May 03 2015

On Predicting the Future of Your Life and Your Retirement

Where is my flying car!?

Where is my flying car ?

Can anyone really tell you what things will be like in 10, 20 or 30 years into your retirement? My articles here at involve painting some pictures as to how technology will radically shape our future (and what we can and should do about it), but how reliable is this forecasting?

The track record of accurately predicting the future may seem to be little more that guesswork. As the often heard refrain from those who make fun of predicting the future goes, “Hey dude! Where’s my flying car?” However, research has shown that there are many factors that can make some people better at prediction than others.

A recent article by Walter Frick in the Harvard Business Review summarized some of these factors that included;


  1. Expertise in the field and general intelligence helps
  2. Practice improves performance
  3. Teams outperform individuals
  4. Open-minded people make better predictions

So, dear reader of the blog, you might (and probably should) wonder how Michael Nuschke (i.e. me) ranks in these areas. In terms of these 4 factors, here is where I see myself ;

  1. Expertise & Intelligence; I have over 30 years experience in retirement planning, and hold a number of professional designations. As to being a furturist, I’ve been at this for over 5 years and have done much research and attended professional conferences. As to intelligence, I am smart enough to not say too much.
  2. Practice: As mentioned, practice in retirement issues and providing advice is extensive (over 30 years), while practice in making calls on the future can be perhaps tied to the beginning of this blog about 4.5 years ago.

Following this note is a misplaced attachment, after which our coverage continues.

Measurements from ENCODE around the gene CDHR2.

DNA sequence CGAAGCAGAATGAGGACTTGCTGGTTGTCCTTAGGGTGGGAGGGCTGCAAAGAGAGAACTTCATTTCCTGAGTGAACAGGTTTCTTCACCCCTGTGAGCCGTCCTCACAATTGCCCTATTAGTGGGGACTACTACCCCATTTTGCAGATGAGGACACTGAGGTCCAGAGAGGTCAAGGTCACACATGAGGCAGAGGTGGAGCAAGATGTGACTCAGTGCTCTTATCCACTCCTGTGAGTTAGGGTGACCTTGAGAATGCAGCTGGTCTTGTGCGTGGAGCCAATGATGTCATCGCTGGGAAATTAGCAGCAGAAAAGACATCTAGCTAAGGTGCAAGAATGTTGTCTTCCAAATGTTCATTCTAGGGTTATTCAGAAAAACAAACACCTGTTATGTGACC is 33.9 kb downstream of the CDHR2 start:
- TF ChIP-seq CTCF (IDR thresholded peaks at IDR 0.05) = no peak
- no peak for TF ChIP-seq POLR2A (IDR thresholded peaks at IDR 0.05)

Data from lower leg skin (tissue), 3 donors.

3. Teams: Beyond just reading and talking to other researchers and futurists, I am a member of the Techcast Global’s “panel of experts” who contribute their views towards a collaborative forecast on a broad range of future issues. As a member, I also have access to the results of this method which has helped inform my views.
  4. Open-mindedness; For more than 30 years meditation has been my key practice to train in open-mindedness. Meditation is an extraordinary tool we all have access to, and that can help us understand how we view and think about the world.

All that being said, there is a general principal that futurists or those involved with forecasting subscribe to; the further out you go, the less reliable the forecast. Nevertheless, when it comes to planning your future including your retirement, the biggest mistake I see is assuming things will not change much. I look forward to continuing the exploration of future trends and sharing the likely impacts to your life and retirement here.

Live long, live well, and prosper!


BTW, here is your flying car.


Image: Courtesy of

Video: Courtesy of AeroMobil 




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